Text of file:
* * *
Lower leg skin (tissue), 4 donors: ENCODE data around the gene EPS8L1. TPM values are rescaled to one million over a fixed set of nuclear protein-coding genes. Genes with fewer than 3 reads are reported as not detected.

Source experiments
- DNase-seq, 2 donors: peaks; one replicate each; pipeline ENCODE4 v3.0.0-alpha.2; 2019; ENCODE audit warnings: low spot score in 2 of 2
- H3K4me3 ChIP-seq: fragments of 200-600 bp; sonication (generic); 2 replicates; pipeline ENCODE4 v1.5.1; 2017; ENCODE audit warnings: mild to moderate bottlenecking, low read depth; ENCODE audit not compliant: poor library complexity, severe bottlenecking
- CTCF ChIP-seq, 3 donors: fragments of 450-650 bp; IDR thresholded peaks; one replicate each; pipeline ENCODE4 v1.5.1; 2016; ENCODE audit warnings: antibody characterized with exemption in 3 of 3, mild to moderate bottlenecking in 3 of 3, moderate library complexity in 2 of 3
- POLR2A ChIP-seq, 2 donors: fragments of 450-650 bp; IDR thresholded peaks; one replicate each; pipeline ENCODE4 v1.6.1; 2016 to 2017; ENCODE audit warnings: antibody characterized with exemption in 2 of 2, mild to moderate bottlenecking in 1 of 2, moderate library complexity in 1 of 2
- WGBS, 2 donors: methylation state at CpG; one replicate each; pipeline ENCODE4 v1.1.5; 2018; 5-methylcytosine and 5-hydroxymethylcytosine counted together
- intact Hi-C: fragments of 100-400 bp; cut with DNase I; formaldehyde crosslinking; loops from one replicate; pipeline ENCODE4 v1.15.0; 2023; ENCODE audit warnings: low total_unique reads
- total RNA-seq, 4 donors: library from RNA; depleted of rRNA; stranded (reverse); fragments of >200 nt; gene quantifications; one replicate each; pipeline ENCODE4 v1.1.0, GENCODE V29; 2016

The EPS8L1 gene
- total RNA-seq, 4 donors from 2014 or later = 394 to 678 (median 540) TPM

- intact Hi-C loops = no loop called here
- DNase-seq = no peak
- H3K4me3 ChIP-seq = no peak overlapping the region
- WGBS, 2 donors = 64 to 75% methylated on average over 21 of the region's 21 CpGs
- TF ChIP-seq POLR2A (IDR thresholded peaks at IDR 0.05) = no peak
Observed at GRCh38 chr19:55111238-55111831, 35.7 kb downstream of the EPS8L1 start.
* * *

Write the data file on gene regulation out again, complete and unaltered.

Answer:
Lower leg skin (tissue), 4 donors: ENCODE data around the gene EPS8L1. TPM values are rescaled to one million over a fixed set of nuclear protein-coding genes. Genes with fewer than 3 reads are reported as not detected.

Source experiments
- DNase-seq, 2 donors: peaks; one replicate each; pipeline ENCODE4 v3.0.0-alpha.2; 2019; ENCODE audit warnings: low spot score in 2 of 2
- H3K4me3 ChIP-seq: fragments of 200-600 bp; sonication (generic); 2 replicates; pipeline ENCODE4 v1.5.1; 2017; ENCODE audit warnings: mild to moderate bottlenecking, low read depth; ENCODE audit not compliant: poor library complexity, severe bottlenecking
- CTCF ChIP-seq, 3 donors: fragments of 450-650 bp; IDR thresholded peaks; one replicate each; pipeline ENCODE4 v1.5.1; 2016; ENCODE audit warnings: antibody characterized with exemption in 3 of 3, mild to moderate bottlenecking in 3 of 3, moderate library complexity in 2 of 3
- POLR2A ChIP-seq, 2 donors: fragments of 450-650 bp; IDR thresholded peaks; one replicate each; pipeline ENCODE4 v1.6.1; 2016 to 2017; ENCODE audit warnings: antibody characterized with exemption in 2 of 2, mild to moderate bottlenecking in 1 of 2, moderate library complexity in 1 of 2
- WGBS, 2 donors: methylation state at CpG; one replicate each; pipeline ENCODE4 v1.1.5; 2018; 5-methylcytosine and 5-hydroxymethylcytosine counted together
- intact Hi-C: fragments of 100-400 bp; cut with DNase I; formaldehyde crosslinking; loops from one replicate; pipeline ENCODE4 v1.15.0; 2023; ENCODE audit warnings: low total_unique reads
- total RNA-seq, 4 donors: library from RNA; depleted of rRNA; stranded (reverse); fragments of >200 nt; gene quantifications; one replicate each; pipeline ENCODE4 v1.1.0, GENCODE V29; 2016

The EPS8L1 gene
- total RNA-seq, 4 donors from 2014 or later = 394 to 678 (median 540) TPM

- intact Hi-C loops = no loop called here
- DNase-seq = no peak
- H3K4me3 ChIP-seq = no peak overlapping the region
- WGBS, 2 donors = 64 to 75% methylated on average over 21 of the region's 21 CpGs
- TF ChIP-seq POLR2A (IDR thresholded peaks at IDR 0.05) = no peak
Observed at GRCh38 chr19:55111238-55111831, 35.7 kb downstream of the EPS8L1 start.